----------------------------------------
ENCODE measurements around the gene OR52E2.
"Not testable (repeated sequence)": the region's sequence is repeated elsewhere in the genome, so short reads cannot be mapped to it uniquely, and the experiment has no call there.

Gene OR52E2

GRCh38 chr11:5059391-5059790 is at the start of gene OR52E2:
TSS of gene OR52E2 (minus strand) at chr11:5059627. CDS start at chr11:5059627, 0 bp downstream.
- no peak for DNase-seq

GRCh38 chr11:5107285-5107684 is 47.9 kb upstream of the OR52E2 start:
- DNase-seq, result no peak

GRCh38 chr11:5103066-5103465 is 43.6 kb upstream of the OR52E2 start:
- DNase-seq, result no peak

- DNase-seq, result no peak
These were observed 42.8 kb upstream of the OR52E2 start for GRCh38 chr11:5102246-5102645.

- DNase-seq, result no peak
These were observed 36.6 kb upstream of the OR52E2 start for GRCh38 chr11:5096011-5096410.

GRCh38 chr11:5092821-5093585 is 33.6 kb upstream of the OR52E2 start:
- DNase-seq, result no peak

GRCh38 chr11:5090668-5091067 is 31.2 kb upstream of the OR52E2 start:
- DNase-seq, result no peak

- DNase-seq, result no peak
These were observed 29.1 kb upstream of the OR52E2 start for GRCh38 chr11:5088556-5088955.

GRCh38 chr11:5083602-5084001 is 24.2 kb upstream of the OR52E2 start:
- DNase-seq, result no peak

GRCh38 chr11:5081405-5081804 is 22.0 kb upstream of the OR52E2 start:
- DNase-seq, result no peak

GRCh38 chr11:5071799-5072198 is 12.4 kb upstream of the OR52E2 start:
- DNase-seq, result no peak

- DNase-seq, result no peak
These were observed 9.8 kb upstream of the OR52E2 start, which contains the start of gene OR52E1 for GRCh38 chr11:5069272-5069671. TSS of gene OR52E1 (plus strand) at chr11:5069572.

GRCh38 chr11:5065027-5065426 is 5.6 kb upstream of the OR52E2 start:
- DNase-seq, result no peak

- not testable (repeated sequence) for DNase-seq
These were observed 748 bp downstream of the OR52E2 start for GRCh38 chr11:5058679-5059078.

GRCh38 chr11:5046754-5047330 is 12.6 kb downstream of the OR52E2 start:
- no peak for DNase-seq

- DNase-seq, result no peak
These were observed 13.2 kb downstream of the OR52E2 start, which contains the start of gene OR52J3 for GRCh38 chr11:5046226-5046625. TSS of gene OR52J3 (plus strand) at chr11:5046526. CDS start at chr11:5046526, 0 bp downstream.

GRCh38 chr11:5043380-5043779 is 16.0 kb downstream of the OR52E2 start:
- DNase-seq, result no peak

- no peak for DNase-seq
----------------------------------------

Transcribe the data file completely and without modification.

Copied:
ENCODE measurements around the gene OR52E2.
"Not testable (repeated sequence)": the region's sequence is repeated elsewhere in the genome, so short reads cannot be mapped to it uniquely, and the experiment has no call there.

Gene OR52E2

GRCh38 chr11:5059391-5059790 is at the start of gene OR52E2:
TSS of gene OR52E2 (minus strand) at chr11:5059627. CDS start at chr11:5059627, 0 bp downstream.
- no peak for DNase-seq

GRCh38 chr11:5107285-5107684 is 47.9 kb upstream of the OR52E2 start:
- DNase-seq, result no peak

GRCh38 chr11:5103066-5103465 is 43.6 kb upstream of the OR52E2 start:
- DNase-seq, result no peak

- DNase-seq, result no peak
These were observed 42.8 kb upstream of the OR52E2 start for GRCh38 chr11:5102246-5102645.

- DNase-seq, result no peak
These were observed 36.6 kb upstream of the OR52E2 start for GRCh38 chr11:5096011-5096410.

GRCh38 chr11:5092821-5093585 is 33.6 kb upstream of the OR52E2 start:
- DNase-seq, result no peak

GRCh38 chr11:5090668-5091067 is 31.2 kb upstream of the OR52E2 start:
- DNase-seq, result no peak

- DNase-seq, result no peak
These were observed 29.1 kb upstream of the OR52E2 start for GRCh38 chr11:5088556-5088955.

GRCh38 chr11:5083602-5084001 is 24.2 kb upstream of the OR52E2 start:
- DNase-seq, result no peak

GRCh38 chr11:5081405-5081804 is 22.0 kb upstream of the OR52E2 start:
- DNase-seq, result no peak

GRCh38 chr11:5071799-5072198 is 12.4 kb upstream of the OR52E2 start:
- DNase-seq, result no peak

- DNase-seq, result no peak
These were observed 9.8 kb upstream of the OR52E2 start, which contains the start of gene OR52E1 for GRCh38 chr11:5069272-5069671. TSS of gene OR52E1 (plus strand) at chr11:5069572.

GRCh38 chr11:5065027-5065426 is 5.6 kb upstream of the OR52E2 start:
- DNase-seq, result no peak

- not testable (repeated sequence) for DNase-seq
These were observed 748 bp downstream of the OR52E2 start for GRCh38 chr11:5058679-5059078.

GRCh38 chr11:5046754-5047330 is 12.6 kb downstream of the OR52E2 start:
- no peak for DNase-seq

- DNase-seq, result no peak
These were observed 13.2 kb downstream of the OR52E2 start, which contains the start of gene OR52J3 for GRCh38 chr11:5046226-5046625. TSS of gene OR52J3 (plus strand) at chr11:5046526. CDS start at chr11:5046526, 0 bp downstream.

GRCh38 chr11:5043380-5043779 is 16.0 kb downstream of the OR52E2 start:
- DNase-seq, result no peak

- no peak for DNase-seq